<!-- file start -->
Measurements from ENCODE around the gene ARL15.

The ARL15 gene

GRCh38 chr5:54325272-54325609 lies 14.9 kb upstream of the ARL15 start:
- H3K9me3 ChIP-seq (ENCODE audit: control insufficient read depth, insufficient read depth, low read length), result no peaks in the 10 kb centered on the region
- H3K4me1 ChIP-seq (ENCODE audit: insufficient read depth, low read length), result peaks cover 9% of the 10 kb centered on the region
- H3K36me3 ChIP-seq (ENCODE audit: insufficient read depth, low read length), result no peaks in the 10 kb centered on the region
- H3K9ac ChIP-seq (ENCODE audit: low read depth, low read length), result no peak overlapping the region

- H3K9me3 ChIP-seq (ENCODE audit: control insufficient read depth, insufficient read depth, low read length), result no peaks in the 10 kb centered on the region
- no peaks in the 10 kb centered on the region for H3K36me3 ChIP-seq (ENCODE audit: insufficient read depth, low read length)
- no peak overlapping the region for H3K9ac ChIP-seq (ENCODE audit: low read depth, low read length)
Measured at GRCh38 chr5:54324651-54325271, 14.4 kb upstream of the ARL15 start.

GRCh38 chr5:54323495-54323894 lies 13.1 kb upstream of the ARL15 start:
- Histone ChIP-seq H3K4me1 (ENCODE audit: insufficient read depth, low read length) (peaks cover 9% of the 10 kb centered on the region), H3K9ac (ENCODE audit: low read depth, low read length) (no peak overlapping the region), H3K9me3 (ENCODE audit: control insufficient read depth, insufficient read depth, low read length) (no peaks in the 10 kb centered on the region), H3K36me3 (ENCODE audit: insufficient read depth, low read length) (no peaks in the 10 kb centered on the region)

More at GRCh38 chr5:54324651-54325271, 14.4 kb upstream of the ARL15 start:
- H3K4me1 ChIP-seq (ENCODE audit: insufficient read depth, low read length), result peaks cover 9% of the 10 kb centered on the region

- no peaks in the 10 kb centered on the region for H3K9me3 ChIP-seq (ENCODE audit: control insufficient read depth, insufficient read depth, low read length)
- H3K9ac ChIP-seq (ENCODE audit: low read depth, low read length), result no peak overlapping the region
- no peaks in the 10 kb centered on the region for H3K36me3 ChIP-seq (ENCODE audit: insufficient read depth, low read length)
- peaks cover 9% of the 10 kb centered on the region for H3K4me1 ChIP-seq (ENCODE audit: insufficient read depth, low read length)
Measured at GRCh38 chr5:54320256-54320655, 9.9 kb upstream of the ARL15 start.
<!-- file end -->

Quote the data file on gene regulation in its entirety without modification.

Measurements from ENCODE around the gene ARL15.

The ARL15 gene

GRCh38 chr5:54325272-54325609 lies 14.9 kb upstream of the ARL15 start:
- H3K9me3 ChIP-seq (ENCODE audit: control insufficient read depth, insufficient read depth, low read length), result no peaks in the 10 kb centered on the region
- H3K4me1 ChIP-seq (ENCODE audit: insufficient read depth, low read length), result peaks cover 9% of the 10 kb centered on the region
- H3K36me3 ChIP-seq (ENCODE audit: insufficient read depth, low read length), result no peaks in the 10 kb centered on the region
- H3K9ac ChIP-seq (ENCODE audit: low read depth, low read length), result no peak overlapping the region

- H3K9me3 ChIP-seq (ENCODE audit: control insufficient read depth, insufficient read depth, low read length), result no peaks in the 10 kb centered on the region
- no peaks in the 10 kb centered on the region for H3K36me3 ChIP-seq (ENCODE audit: insufficient read depth, low read length)
- no peak overlapping the region for H3K9ac ChIP-seq (ENCODE audit: low read depth, low read length)
Measured at GRCh38 chr5:54324651-54325271, 14.4 kb upstream of the ARL15 start.

GRCh38 chr5:54323495-54323894 lies 13.1 kb upstream of the ARL15 start:
- Histone ChIP-seq H3K4me1 (ENCODE audit: insufficient read depth, low read length) (peaks cover 9% of the 10 kb centered on the region), H3K9ac (ENCODE audit: low read depth, low read length) (no peak overlapping the region), H3K9me3 (ENCODE audit: control insufficient read depth, insufficient read depth, low read length) (no peaks in the 10 kb centered on the region), H3K36me3 (ENCODE audit: insufficient read depth, low read length) (no peaks in the 10 kb centered on the region)

More at GRCh38 chr5:54324651-54325271, 14.4 kb upstream of the ARL15 start:
- H3K4me1 ChIP-seq (ENCODE audit: insufficient read depth, low read length), result peaks cover 9% of the 10 kb centered on the region

- no peaks in the 10 kb centered on the region for H3K9me3 ChIP-seq (ENCODE audit: control insufficient read depth, insufficient read depth, low read length)
- H3K9ac ChIP-seq (ENCODE audit: low read depth, low read length), result no peak overlapping the region
- no peaks in the 10 kb centered on the region for H3K36me3 ChIP-seq (ENCODE audit: insufficient read depth, low read length)
- peaks cover 9% of the 10 kb centered on the region for H3K4me1 ChIP-seq (ENCODE audit: insufficient read depth, low read length)
Measured at GRCh38 chr5:54320256-54320655, 9.9 kb upstream of the ARL15 start.